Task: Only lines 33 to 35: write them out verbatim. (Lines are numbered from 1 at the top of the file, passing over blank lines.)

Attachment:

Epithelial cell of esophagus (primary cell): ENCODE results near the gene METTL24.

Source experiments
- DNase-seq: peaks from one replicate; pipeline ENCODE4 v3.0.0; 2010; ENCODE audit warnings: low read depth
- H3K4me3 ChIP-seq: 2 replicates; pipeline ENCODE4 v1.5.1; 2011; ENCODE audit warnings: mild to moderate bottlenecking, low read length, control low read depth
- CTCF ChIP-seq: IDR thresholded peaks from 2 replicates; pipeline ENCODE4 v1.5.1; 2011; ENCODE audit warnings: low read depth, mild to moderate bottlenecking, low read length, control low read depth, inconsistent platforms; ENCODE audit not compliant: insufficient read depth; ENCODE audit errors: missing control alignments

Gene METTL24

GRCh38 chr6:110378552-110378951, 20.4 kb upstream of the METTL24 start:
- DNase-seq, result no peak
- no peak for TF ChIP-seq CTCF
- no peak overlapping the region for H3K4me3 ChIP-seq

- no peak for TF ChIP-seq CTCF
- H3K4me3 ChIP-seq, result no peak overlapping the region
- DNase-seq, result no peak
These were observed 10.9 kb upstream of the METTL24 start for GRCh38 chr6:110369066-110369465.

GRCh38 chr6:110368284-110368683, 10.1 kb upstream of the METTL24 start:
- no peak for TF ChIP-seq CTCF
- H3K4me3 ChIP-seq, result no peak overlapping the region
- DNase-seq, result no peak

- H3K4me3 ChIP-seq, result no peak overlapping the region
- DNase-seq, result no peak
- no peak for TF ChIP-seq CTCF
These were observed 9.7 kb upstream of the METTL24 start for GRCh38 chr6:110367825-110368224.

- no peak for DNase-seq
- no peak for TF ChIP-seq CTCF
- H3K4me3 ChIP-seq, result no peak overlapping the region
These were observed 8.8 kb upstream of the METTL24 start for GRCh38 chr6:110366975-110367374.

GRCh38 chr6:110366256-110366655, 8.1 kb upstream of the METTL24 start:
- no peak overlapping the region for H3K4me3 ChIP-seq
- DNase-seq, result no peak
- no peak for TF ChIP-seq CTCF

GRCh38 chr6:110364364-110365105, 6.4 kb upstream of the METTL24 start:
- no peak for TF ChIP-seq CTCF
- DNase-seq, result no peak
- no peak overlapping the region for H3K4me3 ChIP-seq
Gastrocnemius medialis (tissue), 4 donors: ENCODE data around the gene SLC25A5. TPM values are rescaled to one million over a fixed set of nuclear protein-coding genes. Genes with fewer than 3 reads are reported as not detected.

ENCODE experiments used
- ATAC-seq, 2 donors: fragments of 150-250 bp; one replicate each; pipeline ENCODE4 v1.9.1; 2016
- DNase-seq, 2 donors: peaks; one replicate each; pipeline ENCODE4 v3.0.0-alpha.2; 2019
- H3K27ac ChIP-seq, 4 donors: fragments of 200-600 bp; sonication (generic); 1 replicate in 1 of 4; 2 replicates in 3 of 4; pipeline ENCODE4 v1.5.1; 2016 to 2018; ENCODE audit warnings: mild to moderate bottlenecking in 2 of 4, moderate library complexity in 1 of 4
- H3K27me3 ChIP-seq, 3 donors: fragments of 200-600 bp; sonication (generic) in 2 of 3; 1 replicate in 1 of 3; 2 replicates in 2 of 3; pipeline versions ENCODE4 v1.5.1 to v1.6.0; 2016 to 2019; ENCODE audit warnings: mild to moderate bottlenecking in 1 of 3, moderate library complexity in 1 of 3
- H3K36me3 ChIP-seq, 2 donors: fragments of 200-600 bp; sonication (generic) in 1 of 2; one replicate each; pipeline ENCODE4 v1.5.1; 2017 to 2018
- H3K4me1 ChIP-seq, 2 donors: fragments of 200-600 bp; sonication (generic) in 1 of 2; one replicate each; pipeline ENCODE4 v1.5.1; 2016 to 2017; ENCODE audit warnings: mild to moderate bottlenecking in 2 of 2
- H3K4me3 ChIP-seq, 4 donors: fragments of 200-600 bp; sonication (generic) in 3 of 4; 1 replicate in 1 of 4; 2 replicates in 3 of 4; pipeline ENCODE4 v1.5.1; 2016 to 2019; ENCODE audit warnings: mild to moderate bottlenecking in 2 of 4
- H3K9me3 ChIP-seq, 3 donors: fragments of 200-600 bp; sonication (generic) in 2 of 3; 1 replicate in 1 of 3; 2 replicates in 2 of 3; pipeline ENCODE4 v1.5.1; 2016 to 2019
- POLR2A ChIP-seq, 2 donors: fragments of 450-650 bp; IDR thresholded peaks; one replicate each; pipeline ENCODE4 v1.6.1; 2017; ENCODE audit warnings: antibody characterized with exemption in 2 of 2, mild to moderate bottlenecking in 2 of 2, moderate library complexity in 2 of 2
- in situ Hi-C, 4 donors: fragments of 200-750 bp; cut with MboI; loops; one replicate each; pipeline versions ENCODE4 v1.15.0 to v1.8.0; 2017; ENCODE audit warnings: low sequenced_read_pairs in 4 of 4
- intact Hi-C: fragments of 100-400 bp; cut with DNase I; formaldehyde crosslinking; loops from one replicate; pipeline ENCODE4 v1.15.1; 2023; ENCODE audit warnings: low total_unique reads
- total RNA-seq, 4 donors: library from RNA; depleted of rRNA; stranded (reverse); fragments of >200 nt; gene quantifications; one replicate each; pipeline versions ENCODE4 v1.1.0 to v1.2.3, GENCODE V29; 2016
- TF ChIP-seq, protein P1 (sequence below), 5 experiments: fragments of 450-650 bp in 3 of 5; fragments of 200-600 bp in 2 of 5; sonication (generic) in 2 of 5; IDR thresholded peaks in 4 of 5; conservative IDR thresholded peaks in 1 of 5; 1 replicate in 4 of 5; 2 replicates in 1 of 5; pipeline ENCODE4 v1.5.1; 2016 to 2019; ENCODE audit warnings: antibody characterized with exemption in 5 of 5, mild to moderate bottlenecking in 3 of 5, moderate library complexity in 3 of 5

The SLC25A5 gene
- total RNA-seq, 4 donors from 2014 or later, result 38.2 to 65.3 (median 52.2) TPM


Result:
- DNase-seq, result no peak
- no peak overlapping the region for H3K4me3 ChIP-seq
Gastrocnemius medialis (tissue), 4 donors: ENCODE data around the gene SLC25A5. TPM values are rescaled to one million over a fixed set of nuclear protein-coding genes. Genes with fewer than 3 reads are reported as not detected.